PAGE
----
1932–1937 Final Years in Vietnam
Upon his return, Le Pho is appointed drawing teacher at the Lycée Albert Sarraut in Hanoi. In all, including his time teaching at École des Beaux Arts de l’Indochine, Le Pho’s teaching career lasts for seven years, instructing the likes of Lưu Văn Sìn and Nguyễn Gia Trí. Teaching positions were much sought after by the graduates, a lot of them struggling to get a steady and sufficient income after leaving the school. The clientele for Vietnamese modern art was very limited and commissions were rare. The press criticised the school, stating École impoverishes Vietnamese society by taking its sons away, leaving them with no purpose nor employment but only misery, delusion and bitterness. Le Pho is lucky enough to ignore that precariousness and another newspaper informs us that Le Pho and Mai Trung Thứ were envied by many former students. While Mai Trung Thứ is sent to teach in Huế, Le Pho stays in his native Bắc Kỳ. Perhaps he returns to his former studio by the lake for we recognise in his paintings the same lakeside landscapes and pontoons as before.
That year Le Pho also introduced his earliest silk painting we know of. La cueillette des simples features the same lake and displays the same interest in twisted depth, but seems to have caught up with the lesson of fellow silk-painter Nguyễn Phan Chánh whose art had been particularly successful during the Exposition Coloniale Internationale. Indeed, Le Pho adopts a pared down composition, centered around three figures placed in a pyramidal composition typically found in Nguyễn Phan Chánh’s silk paintings. Silk painting has an ambiguous identity; seen by the public as a technique characteristically Vietnamese, a tribute of the modern artists to their ancestral culture, and it is also claimed by Tardieu as his own invention. Already employed by Vietnamese artists during the 15th century, painting on silk eventually lapsed and got replaced by painting on paper. In neighbouring China and Japan, painting on silk never disappeared and it is their practice that inspired École des Beaux-Arts de l’Indochine. It was at this time that Le Pho’s Cueillette des simples was sent to Paris where it was bought right away, even before being framed. It is a success for the artist who challenged himself and delivered a piece that is both appealing to collectors and true to his art. His friend Vũ Cao Đàm writes to Tardieu, “I’m happy to see that my fellow artists now understand it is in their best interest to only do paintings on silk.”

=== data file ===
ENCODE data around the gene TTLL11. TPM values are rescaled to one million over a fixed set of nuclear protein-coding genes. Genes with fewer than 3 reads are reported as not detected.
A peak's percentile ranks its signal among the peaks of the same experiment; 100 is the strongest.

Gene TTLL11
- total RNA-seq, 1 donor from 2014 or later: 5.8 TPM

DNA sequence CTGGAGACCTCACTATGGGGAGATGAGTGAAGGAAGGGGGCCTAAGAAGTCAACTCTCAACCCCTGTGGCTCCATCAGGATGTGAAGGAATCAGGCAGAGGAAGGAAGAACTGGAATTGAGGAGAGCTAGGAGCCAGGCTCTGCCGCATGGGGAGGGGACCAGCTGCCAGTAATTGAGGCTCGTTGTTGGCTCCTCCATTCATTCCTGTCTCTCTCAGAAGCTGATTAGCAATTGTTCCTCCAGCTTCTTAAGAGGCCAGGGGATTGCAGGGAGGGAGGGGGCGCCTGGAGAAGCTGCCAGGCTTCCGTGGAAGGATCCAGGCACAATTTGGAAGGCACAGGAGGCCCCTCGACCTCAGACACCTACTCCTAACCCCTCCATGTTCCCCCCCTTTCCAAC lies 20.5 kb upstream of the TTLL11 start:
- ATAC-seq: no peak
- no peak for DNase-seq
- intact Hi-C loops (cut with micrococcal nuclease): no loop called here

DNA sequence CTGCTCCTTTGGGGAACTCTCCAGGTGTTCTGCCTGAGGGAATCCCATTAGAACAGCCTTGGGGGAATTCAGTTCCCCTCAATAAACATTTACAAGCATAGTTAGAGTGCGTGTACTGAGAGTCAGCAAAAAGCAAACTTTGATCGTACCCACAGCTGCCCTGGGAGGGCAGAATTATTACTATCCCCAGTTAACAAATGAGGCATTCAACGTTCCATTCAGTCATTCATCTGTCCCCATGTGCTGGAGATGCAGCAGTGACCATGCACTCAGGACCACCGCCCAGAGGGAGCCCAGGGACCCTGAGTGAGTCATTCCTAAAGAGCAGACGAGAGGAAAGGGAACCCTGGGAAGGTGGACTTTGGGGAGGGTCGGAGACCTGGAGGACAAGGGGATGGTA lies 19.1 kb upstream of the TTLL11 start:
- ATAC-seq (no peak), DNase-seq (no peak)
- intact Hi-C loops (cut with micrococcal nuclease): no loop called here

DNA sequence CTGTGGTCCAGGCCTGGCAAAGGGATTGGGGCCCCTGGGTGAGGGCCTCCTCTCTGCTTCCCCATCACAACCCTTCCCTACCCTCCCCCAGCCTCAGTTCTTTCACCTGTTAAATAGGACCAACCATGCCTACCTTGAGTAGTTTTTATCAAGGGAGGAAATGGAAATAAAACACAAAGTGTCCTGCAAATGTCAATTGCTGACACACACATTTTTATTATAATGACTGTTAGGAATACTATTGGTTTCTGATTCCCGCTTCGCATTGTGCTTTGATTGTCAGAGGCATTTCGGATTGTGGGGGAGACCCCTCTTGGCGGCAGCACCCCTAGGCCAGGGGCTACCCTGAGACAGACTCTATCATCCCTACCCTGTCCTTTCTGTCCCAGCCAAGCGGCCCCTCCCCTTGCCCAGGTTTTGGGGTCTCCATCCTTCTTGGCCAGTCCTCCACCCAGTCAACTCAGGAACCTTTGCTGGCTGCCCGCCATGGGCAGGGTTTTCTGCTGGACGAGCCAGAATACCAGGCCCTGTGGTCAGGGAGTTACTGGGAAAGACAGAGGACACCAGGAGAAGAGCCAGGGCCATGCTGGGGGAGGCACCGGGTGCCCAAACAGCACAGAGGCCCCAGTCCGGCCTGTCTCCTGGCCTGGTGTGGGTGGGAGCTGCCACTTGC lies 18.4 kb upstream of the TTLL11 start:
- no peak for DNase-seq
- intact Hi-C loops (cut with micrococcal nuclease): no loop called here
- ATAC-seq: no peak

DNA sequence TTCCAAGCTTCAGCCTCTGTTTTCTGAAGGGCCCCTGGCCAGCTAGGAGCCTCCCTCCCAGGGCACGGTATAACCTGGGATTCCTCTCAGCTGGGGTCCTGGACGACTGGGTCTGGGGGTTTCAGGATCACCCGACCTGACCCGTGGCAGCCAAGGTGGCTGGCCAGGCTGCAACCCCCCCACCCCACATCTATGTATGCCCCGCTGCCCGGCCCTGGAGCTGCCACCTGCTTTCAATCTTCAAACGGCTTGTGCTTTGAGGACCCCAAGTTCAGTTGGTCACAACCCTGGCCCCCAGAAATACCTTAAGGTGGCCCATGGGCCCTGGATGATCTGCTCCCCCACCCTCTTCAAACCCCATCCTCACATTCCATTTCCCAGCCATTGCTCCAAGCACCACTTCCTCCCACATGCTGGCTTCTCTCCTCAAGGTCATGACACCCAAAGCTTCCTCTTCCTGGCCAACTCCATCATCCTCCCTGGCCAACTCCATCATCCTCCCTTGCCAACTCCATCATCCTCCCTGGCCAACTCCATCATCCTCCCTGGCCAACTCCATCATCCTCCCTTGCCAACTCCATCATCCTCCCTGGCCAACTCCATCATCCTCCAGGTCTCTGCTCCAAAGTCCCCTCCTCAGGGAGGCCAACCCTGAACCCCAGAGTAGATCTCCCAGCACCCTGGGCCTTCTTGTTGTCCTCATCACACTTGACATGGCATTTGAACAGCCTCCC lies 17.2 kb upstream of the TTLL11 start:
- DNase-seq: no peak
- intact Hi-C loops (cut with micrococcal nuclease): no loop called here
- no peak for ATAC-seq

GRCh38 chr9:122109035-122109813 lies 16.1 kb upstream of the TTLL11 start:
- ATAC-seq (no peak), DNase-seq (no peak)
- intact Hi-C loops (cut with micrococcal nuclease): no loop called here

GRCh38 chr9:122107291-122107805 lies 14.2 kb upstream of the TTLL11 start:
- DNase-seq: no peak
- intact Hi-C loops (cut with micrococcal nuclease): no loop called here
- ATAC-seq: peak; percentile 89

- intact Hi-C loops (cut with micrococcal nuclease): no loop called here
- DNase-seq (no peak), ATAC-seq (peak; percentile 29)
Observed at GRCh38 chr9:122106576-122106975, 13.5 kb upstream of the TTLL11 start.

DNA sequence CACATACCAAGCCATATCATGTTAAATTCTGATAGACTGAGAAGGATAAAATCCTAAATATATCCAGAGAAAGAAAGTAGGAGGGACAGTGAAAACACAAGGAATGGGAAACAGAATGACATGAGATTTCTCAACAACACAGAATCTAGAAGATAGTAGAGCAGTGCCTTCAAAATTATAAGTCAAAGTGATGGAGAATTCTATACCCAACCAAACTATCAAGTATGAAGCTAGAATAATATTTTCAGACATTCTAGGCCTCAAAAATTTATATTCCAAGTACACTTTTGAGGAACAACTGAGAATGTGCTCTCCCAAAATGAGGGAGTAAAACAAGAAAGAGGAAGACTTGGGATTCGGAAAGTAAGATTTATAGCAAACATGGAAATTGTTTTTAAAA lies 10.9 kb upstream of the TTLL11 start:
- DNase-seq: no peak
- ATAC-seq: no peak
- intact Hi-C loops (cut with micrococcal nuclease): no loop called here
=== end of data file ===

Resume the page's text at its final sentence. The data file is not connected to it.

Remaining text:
While in 1936 Le Pho visited Cambodia, it is his travels to China in 1934 that carries the most influential mark on his career. First becoming familiarised with the collections of his father, tổng đốc Lê Hoan, and later on through Asian art history studies at École des Beaux-Arts de l’Indochine, Le Pho sought to expand his knowledge of Chinese arts. In Beijing he visited the Palace Museum, a former Qing imperial citadel turned public gallery since 1925. Although one year before his visit, the museum had started to evacuate thousands of pieces for fear of a Japanese invasion, Le Pho was still able to admire a fraction of the enchanting collections. The masterpieces of painting, lacquer and jewellery he observed had a tremendous effect on the artist and nurtured his growing taste for preciosity and aesthetic refinement.
Le Pho goes on to visit the National History Museum where priceless antiquities such as carved stones, ceramics, and bronzes were kept, teaching the artist lessons about volume and materials. Le Pho also had the privilege of being introduced to private collectors opening their doors for him. Back in Hanoi the artist started digesting the fruits of this eye-opening travel. In his studio he undertakes a new silk painting, a synthesis of his reflections regarding which role to give Chinese and Vietnamese art in his work. Femme assise indubitably evokes ancestor portraits he had viewed in China, its elongated dimensions, the focus on one central character, the ochre hue embracing the figure. However the woman is seated on the floor, thus alluding more to ancient Vietnamese ancestor portraits than Chinese ones. In the same composition, the hanging scroll hung behind the lady is typically Vietnamese, a popular tiger print, sold by woodblock artists during festivals. Le Pho thereby proves his will to build his own style, nurtured not only by the teachings of École but also through Vietnamese art history and with his own visual culture, no doubt motivated by his travels to China.